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NAB Tests Address Digital AM Concerns

Association releases results exploring the impact of all-digital signals on analog neighbors

If the FCC ever allows broadcasters on the U.S. AM band to use all-digital modulation, some observers worry about the interference consequences. Now there’s new research on this subject to add to the discussion.

David Layer, senior director, advanced engineering of the National Association of Broadcasters’ Technology Department, released findings in April of a comprehensive testing program undertaken by NAB Labs (now renamed Pilot) to determine how all-digital signals would affect co-channel listening if stations migrate to all-digital.

A comparison of Phase 1 (no added RF noise) and Phase 2 (with added RF noise). Layer said this shows how the added RF noise, which simulates a realistic listening environment, masks the additional co-channel interference generated by an all-digital AM signal.

This graph is all Phase 2, showing performance for three received signal levels: –56 dBm (corresponding to 5 mV/m), –64 dBm (corresponding to 2 mV/m) and –76 dBm (corresponding to 0.5 mV/m). The NAB has been conducting extensive field testing into various aspects of all-digital HD Radio on the AM band since late 2012, beginning with WBCN(AM), 1660 kHz, station in Charlotte, N.C., formerly owned by CBS and now by Beasley. Those tests were conducted on a 10 kW day/1 kW night nondirectional facility that demonstrated very promising daytime results, according to proponents.

Since then, additional field tests have been conducted on WBT and WNCT in Charlotte, N.C.; WD2XXM Columbia, Md.; WDGY Hudson, Wis.; KTUC Tucson, Ariz.; KRKO and KKXA Everett, Wash.; and WSWW Charleston, W.Va.

Layer told attendees at the NAB Show that all exhibited similar impressive daytime performance in the all-digital mode. Both day and night tests were done on most of those stations. Several employed complicated multi-tower directional antenna systems.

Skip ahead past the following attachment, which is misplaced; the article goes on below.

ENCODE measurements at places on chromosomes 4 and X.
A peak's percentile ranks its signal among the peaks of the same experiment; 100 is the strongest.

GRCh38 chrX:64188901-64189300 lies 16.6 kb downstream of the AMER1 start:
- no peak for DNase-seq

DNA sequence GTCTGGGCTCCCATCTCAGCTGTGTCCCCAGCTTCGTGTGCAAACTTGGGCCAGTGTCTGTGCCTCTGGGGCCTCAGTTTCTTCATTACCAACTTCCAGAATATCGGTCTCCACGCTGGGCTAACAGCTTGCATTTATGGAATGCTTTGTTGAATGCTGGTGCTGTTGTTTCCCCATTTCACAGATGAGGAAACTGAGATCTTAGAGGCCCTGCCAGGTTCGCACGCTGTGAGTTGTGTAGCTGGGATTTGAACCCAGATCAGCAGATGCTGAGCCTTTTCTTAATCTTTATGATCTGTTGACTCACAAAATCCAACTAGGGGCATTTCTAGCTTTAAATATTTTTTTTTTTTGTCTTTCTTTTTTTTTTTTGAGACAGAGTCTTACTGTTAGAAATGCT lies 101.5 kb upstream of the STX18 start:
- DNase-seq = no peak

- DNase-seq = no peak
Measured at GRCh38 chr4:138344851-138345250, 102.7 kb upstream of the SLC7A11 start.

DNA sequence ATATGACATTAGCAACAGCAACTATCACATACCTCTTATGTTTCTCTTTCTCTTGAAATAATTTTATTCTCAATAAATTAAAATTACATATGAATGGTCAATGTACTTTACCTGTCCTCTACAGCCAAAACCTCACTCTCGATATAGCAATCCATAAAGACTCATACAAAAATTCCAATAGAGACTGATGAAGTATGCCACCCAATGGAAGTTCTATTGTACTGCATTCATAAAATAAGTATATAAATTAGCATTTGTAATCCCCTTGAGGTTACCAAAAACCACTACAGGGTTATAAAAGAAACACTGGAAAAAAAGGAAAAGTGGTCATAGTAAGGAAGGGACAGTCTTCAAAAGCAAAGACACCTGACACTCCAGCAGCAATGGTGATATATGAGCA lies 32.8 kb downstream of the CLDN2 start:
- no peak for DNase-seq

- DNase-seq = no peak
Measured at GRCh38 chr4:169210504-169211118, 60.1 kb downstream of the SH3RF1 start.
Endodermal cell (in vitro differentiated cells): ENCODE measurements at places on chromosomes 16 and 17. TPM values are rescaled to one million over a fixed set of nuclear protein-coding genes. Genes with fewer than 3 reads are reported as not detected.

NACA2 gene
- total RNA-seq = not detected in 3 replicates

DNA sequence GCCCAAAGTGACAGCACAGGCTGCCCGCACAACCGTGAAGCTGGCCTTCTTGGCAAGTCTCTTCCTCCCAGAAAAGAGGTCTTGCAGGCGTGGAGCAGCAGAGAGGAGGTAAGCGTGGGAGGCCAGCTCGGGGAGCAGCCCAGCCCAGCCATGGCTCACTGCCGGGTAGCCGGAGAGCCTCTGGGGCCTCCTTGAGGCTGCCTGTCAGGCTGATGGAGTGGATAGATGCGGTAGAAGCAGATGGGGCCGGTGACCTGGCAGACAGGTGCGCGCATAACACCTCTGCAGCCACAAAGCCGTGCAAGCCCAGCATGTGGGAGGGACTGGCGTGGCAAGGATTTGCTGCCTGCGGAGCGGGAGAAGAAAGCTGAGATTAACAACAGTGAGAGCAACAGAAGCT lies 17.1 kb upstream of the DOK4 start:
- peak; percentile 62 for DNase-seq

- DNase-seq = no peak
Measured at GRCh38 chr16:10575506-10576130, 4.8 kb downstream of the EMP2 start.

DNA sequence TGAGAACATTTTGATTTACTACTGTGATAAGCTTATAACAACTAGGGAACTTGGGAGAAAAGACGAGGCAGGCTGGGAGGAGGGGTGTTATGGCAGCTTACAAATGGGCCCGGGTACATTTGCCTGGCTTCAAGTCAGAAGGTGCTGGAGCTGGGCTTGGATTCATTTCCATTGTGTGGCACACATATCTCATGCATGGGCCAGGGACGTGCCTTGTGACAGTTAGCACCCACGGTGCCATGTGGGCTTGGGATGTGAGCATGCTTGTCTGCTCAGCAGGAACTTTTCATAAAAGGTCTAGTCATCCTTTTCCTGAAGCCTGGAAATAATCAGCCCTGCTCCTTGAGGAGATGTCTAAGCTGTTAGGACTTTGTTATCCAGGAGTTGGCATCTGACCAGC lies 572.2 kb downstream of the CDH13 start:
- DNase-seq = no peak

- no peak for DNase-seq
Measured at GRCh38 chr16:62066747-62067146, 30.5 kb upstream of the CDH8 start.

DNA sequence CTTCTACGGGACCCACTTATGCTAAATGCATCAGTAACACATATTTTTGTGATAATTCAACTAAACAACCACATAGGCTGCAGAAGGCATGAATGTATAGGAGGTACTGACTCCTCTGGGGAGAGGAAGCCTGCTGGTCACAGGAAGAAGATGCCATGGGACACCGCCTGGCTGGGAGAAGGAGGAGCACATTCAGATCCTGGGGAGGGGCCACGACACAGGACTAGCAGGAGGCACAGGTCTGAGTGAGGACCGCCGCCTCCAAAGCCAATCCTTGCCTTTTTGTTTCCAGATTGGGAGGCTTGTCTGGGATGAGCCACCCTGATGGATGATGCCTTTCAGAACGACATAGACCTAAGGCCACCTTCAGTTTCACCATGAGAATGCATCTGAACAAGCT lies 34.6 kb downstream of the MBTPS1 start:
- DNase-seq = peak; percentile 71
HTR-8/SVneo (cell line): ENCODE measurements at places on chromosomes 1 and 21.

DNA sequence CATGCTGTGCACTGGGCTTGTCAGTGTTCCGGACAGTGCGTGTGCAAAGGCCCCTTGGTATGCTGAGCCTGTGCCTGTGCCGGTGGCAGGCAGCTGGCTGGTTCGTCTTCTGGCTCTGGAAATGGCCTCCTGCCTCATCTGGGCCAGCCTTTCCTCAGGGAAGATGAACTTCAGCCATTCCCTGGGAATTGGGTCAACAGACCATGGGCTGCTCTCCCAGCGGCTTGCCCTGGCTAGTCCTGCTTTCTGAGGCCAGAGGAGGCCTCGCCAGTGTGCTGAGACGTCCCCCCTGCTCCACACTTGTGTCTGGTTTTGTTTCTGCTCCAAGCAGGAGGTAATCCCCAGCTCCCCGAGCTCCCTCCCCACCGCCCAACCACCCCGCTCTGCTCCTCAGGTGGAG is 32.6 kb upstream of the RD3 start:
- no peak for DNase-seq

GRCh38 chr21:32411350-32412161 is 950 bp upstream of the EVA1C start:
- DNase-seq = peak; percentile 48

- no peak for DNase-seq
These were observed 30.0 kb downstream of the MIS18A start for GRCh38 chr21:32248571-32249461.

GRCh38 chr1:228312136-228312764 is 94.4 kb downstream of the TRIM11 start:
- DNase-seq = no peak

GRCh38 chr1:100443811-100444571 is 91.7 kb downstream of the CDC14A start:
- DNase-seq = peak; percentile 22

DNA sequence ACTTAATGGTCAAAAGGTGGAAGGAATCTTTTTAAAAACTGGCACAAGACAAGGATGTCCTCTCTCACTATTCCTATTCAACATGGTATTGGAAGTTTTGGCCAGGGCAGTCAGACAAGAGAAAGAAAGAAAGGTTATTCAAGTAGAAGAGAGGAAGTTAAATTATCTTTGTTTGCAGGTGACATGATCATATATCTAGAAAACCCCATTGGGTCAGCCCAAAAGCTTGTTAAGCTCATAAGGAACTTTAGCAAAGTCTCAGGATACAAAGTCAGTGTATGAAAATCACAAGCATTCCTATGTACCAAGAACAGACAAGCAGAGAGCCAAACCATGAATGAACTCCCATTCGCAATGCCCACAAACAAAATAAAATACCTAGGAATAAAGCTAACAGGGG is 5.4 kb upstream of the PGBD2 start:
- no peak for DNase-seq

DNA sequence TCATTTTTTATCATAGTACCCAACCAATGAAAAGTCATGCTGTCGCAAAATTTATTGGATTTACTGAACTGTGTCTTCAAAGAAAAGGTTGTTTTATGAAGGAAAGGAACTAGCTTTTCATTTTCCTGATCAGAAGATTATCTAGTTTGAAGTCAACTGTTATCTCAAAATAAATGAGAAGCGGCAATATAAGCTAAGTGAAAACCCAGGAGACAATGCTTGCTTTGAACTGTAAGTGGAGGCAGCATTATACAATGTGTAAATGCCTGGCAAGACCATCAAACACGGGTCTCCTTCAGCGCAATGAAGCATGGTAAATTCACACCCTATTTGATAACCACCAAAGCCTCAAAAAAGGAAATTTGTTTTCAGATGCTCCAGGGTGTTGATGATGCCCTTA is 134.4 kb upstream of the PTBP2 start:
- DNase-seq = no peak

All-digital AM nighttime performance was not as good, and additional work and study will be needed to assess how and when all-digital AM can best be used at night.

Layer said that all-digital on AM offers several important benefits and improvements over the legacy analog mode. Those include significantly better audio quality, similar to analog FM stereo, as-good or better coverage than the analog-only signal (during daytime operation), more immunity to noise and interference and potential support for data and multi-casting. Further, it is receivable on both new and existing HD Radio receivers.

He conceded that the hybrid AM digital MA-1 mode has not been all that successful. It is being used by only about 200 U.S. stations, and many that had converted have since turned hybrid AM HD off, because of such issues as adjacent-channel interference, excessive blending and annoying drop-outs in reception. He suggested that these challenges become less problematic and less of a concern with the MA-3 all-digital mode.

HD Radio owner DTS Inc. reports there are close to 30 million HD Radio receivers in the hands of consumers and that the number continues to grow steadily. Plus, about 50 percent of new cars being sold include HD Radio receivers. HD Radio continues to be “discovered by accident” every day by millions of new car buyers.

Test receivers included an Insignia ITR tabletop HD Radio receiver; after-market car radios including Kenwood and Pioneer HD car radios as well as a Clarion analog-only car radio; and a Delphi factory installed OEM HD Radio car unit. Layer said that Cavell, Mertz & Associates engineers Dan Ryson and Mike Rhodes collaborated to construct the hardware test platform used for the lab tests last year. (Ryson has since taken a position with CBS.)